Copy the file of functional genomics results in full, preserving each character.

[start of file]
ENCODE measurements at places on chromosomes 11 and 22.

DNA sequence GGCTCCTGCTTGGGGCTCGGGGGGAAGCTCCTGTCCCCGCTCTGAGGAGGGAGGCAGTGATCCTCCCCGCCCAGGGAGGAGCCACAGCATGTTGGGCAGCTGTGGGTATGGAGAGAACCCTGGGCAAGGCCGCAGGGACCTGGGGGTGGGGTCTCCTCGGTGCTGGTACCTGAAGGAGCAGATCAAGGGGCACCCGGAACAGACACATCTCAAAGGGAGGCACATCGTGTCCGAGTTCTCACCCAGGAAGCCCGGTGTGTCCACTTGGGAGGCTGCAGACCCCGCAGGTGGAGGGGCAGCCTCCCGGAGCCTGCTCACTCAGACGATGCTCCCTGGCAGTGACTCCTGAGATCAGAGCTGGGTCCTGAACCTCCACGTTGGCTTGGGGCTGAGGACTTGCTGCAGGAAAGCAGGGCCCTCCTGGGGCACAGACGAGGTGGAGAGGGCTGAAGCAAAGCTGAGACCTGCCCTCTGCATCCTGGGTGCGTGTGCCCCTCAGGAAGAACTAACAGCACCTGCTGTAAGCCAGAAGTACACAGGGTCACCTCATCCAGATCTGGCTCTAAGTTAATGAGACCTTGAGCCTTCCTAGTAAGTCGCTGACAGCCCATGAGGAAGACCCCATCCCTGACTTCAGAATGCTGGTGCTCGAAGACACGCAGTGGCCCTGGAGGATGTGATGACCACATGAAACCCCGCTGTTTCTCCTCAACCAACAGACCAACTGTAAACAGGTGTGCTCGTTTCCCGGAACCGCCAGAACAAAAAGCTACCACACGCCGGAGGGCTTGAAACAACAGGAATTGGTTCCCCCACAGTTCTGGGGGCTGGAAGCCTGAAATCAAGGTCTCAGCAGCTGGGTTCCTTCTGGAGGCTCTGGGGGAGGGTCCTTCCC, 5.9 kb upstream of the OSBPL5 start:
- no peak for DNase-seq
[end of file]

ENCODE measurements at places on chromosomes 11 and 22.

DNA sequence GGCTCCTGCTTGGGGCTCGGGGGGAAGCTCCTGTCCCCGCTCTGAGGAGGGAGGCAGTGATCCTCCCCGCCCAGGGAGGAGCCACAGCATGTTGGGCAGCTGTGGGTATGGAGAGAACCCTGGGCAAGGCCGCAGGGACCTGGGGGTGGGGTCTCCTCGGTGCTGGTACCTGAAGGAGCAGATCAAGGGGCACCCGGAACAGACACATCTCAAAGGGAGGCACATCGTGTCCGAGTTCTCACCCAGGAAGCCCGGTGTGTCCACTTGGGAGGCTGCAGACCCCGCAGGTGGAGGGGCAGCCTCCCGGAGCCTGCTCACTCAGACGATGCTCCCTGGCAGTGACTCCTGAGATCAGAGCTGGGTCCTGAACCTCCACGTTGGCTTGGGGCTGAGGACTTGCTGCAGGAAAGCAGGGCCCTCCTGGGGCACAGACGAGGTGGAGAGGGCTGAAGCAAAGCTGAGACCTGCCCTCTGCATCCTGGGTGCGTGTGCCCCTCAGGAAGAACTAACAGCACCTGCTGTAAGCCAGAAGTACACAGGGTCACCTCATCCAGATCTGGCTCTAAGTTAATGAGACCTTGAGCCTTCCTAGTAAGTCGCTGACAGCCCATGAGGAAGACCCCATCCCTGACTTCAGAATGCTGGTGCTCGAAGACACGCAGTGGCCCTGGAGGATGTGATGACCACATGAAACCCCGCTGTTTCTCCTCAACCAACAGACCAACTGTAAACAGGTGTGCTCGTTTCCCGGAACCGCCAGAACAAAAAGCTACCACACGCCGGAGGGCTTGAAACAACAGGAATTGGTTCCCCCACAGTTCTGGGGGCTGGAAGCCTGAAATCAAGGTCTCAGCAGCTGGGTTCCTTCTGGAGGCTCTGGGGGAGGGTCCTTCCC, 5.9 kb upstream of the OSBPL5 start:
- no peak for DNase-seq